Indian startups need more Community Managers

Location of the Republic of India.
Image via Wikipedia

A Google search for ‘Community Manager India’ and ‘Community Management Jobs India’ does not throw many surprises. What it means is that either Google isn’t tracking the developments about Community Managers or there isn’t too much happening in this space.

While attending these un-conferences & meet-ups, I bounce into many start-up founders who are passionately pitching their ‘brands’ to the community folks. In other words, they also double-up as community managers for their companies.

Sometimes I find it quite strange that majority of the Indian companies have been very slow to realize the potential of Community Managers. It could be possible for a variety of reasons: either the concept has been untested or Indian companies do not see much value in it. The traditional mindset always says that it is all about selling at the end-of-the day and everything else adds on to the costs.

OTOH, the role of a Community  Manager/Community Evangelist has grown immensely in Europe/US during the last 24 months or so.

A quick-recap about the role of a Community Manager:

Community Manager Definition

A person who talks passionately about his company’s product/service, loves solving customer problems, spreads the word about his company through all mediums, draws the first blood with a potential client and most importantly builds ‘relationships’.

A Community Manager is a facilitator/interface between his company’s customers/community and the company itself. He is the one who establishes connections and ensures that the conversation keeps flowing smoothly.

Community Manager Traits

  1. Has a clear understanding of the goals & objectives of his community.
  2. Understands the context and usage of social-media tools for his company (twitter, blog, social-networks).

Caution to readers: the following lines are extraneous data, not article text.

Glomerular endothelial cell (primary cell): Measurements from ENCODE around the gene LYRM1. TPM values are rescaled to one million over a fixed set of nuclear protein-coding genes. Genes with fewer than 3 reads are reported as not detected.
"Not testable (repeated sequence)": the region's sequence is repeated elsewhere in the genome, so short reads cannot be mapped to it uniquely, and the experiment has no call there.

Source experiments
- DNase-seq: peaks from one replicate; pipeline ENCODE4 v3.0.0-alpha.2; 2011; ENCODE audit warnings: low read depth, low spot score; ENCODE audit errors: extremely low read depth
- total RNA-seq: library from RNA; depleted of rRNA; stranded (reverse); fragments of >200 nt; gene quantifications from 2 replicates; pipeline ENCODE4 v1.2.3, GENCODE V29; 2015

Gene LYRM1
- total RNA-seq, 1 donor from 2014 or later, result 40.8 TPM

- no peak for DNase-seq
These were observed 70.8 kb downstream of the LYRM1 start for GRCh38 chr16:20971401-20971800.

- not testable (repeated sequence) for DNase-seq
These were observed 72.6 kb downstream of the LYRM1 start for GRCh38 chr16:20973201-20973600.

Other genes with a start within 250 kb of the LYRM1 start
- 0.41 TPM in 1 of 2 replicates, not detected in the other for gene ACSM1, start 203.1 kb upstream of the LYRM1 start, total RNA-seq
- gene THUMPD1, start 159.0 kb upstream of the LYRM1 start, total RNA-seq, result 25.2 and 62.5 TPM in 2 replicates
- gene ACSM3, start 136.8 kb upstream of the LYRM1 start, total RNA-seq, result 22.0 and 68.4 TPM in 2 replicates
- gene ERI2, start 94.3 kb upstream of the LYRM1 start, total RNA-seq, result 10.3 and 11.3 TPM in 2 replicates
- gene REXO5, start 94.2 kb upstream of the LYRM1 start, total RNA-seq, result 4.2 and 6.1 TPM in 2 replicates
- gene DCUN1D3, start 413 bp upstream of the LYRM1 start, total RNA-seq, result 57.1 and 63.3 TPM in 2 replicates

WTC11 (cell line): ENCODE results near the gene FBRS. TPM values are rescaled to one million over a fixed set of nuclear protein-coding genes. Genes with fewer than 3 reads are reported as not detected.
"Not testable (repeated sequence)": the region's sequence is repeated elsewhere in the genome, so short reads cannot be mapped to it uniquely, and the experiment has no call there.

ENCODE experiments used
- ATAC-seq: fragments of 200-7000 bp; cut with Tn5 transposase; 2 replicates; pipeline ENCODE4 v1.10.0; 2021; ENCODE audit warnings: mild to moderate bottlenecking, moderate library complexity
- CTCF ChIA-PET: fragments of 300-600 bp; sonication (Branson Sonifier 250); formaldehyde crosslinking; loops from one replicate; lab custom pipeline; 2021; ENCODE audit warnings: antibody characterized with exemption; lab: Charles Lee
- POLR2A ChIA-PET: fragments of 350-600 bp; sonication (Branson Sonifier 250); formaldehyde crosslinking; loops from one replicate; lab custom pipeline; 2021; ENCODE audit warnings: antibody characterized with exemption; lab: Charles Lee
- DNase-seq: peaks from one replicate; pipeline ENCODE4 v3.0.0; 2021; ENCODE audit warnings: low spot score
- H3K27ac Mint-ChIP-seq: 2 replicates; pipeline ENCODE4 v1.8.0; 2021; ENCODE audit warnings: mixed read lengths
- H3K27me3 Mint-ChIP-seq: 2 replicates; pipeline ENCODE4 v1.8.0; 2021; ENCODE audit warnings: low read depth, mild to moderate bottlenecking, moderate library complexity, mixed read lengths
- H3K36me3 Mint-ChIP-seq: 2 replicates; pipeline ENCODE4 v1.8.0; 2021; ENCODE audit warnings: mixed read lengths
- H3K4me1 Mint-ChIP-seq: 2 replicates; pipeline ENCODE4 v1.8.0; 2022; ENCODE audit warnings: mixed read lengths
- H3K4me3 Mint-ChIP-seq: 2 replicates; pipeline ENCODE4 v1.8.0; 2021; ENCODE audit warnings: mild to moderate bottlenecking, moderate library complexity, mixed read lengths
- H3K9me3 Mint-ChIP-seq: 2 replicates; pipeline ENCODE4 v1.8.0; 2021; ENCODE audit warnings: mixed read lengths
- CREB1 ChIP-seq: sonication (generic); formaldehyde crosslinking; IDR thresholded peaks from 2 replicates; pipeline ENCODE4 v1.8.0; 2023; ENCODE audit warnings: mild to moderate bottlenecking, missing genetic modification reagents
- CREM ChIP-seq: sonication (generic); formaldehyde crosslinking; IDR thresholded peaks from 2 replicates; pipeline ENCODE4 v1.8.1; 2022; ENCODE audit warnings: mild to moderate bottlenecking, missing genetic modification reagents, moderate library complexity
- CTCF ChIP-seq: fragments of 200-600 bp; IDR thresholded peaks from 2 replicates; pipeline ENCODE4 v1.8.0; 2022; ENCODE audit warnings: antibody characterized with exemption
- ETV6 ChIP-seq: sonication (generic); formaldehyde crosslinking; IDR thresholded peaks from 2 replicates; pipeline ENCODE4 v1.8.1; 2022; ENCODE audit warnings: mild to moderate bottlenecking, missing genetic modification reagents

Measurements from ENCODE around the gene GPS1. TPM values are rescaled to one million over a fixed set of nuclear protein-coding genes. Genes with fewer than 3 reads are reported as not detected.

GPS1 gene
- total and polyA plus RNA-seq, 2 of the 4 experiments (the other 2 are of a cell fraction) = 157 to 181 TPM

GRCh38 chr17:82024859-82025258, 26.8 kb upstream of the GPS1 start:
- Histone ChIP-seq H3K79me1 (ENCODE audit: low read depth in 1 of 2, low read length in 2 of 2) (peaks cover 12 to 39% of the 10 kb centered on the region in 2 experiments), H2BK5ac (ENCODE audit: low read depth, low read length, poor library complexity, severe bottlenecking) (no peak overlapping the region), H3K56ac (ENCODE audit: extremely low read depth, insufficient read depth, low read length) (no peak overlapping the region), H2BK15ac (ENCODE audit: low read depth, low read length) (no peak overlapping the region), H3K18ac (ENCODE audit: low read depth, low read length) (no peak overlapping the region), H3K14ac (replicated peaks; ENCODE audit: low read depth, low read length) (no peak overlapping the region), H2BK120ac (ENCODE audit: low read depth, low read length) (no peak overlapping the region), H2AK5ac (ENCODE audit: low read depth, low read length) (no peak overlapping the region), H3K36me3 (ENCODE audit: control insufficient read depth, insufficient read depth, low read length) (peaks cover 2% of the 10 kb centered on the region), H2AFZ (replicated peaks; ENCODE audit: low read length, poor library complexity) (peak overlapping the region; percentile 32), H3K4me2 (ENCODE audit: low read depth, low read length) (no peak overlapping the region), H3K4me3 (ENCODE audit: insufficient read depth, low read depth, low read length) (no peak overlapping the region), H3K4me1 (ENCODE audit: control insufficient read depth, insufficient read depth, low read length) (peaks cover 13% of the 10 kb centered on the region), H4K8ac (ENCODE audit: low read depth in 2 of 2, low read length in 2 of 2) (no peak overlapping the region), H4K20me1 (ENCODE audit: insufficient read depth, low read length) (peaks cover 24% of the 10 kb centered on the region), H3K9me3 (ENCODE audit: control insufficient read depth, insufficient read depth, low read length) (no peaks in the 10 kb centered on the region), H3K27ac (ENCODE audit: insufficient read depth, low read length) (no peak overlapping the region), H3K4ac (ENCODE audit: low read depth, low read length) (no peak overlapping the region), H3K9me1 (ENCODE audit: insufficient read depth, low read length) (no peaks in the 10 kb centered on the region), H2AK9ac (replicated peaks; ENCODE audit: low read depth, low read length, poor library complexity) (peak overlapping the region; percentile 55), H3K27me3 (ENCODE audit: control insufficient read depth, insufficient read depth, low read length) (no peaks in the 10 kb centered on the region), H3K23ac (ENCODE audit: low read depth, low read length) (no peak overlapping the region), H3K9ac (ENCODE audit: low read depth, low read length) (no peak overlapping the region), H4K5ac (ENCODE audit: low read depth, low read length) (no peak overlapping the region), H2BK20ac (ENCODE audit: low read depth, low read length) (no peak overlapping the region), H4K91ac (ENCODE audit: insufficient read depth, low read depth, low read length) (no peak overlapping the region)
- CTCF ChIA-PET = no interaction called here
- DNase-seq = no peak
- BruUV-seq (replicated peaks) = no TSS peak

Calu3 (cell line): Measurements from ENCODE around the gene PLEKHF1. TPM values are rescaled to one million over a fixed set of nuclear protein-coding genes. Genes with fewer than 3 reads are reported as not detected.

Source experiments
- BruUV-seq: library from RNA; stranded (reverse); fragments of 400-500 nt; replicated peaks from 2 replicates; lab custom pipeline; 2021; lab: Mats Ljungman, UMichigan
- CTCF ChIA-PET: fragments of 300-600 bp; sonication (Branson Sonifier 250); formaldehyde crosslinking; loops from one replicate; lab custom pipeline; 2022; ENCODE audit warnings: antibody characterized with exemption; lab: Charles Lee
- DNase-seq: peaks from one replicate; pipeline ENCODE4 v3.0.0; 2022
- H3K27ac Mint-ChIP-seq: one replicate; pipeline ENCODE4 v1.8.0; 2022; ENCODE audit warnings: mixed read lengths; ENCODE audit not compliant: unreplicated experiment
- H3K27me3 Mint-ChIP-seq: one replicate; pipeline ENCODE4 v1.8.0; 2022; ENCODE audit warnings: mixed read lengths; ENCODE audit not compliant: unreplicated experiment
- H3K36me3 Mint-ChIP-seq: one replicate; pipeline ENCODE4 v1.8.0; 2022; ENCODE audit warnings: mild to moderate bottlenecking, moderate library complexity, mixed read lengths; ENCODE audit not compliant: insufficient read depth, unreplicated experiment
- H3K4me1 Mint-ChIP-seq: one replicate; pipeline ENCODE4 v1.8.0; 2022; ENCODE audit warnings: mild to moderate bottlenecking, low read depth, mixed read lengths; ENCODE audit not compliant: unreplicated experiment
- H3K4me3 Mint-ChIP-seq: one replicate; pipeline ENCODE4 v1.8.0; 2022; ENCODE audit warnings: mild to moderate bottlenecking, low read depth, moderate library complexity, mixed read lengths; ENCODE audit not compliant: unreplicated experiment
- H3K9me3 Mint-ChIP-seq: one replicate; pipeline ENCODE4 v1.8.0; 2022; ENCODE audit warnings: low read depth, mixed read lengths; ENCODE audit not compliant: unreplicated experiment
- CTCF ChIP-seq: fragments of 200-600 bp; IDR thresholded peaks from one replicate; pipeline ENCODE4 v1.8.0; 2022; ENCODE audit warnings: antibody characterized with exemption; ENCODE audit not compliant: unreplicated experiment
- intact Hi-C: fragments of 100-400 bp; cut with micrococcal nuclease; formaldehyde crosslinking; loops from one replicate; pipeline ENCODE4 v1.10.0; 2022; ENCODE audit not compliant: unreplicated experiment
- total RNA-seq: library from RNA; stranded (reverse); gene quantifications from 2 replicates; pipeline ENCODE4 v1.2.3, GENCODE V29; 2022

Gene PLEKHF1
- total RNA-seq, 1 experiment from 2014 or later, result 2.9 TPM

3. Does not hone the role a salesman.
    • In events like barcamps, conferences and meet-ups does not try to sell his brand too hard. That is something which he is never expected to do. There is a subtle difference between evangelizing and selling.
  4. Is results driven (quantity/quality).
    • Is focused more on the quality than the quantity. For e.g. It doesn’t matter if he has posted ’10’ comments about his company’s product [quantity] but has failed to respond to that 1 blog-post which talks about a bug in the product [quality].
  5. Isn’t afraid of negative criticism/feedback for his company.

Why do Indian companies need Community Managers?

  • For real-time understanding of user needs
  • To create a passionate community of existing & potential users
  • To constantly monitor the conversations about their brand.
  • A human face for their brand, central point of communication between the company and its customers.
  • For a sharper, more focused and alert customer-service
  • To keep a tab on competitors

Questions for you

Do you think we have been slow in understanding the potential of a Community Manager? How do you see this role evolving in 2009? If you’re start-up founder what KPI will you set for your Community Manager?

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Filed under Community Manager, Web 2.0

4 responses to “Indian startups need more Community Managers

  1. Hi my friend, Here in France, we have a lot of community managers.
    We have to develop this new jobs to help compagny on the web.
    You have to do the same, because your country and economy are developping very fast.
    To be not late, I think you must make efforts to convince compagny’s owners to invest in such jobs.

    Best regards

  2. Great post. Probably time to take stock of any progress. Though we do find that this tribe has increased in number, I still dont find their role gettign strategically defined or integrated with the brand/ product strategy. Any thoughts?

  3. Sharan Tulsiani

    What, didn”t my name come up? 🙂
    Community manager to Social Media fella

  4. I personally believe we are not only slow in picking up the idea of community managers but my stint with few startups entreprenuers has put a doubt on my mind about proper their understanding of such a concept and their extendability.

    But your article is a great primer to start off with. Even I remember I covered the same last year though from an International angle but surely we have lot to catch up in terms of utilizing such concepts from theory to more practical executions.

    Food for thought, though!


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